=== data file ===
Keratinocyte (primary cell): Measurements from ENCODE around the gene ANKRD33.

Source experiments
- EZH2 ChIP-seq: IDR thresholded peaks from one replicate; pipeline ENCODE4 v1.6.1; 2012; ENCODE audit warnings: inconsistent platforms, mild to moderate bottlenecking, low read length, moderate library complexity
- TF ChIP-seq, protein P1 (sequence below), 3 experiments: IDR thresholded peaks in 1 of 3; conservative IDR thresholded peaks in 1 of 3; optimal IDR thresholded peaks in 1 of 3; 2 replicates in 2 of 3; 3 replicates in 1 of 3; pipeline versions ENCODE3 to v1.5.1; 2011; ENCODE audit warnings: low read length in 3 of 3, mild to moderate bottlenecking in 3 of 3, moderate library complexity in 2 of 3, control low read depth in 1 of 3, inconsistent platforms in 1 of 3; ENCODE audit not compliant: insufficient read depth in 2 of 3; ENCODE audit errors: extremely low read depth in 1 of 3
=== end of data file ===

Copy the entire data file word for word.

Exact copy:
Keratinocyte (primary cell): Measurements from ENCODE around the gene ANKRD33.

Source experiments
- EZH2 ChIP-seq: IDR thresholded peaks from one replicate; pipeline ENCODE4 v1.6.1; 2012; ENCODE audit warnings: inconsistent platforms, mild to moderate bottlenecking, low read length, moderate library complexity
- TF ChIP-seq, protein P1 (sequence below), 3 experiments: IDR thresholded peaks in 1 of 3; conservative IDR thresholded peaks in 1 of 3; optimal IDR thresholded peaks in 1 of 3; 2 replicates in 2 of 3; 3 replicates in 1 of 3; pipeline versions ENCODE3 to v1.5.1; 2011; ENCODE audit warnings: low read length in 3 of 3, mild to moderate bottlenecking in 3 of 3, moderate library complexity in 2 of 3, control low read depth in 1 of 3, inconsistent platforms in 1 of 3; ENCODE audit not compliant: insufficient read depth in 2 of 3; ENCODE audit errors: extremely low read depth in 1 of 3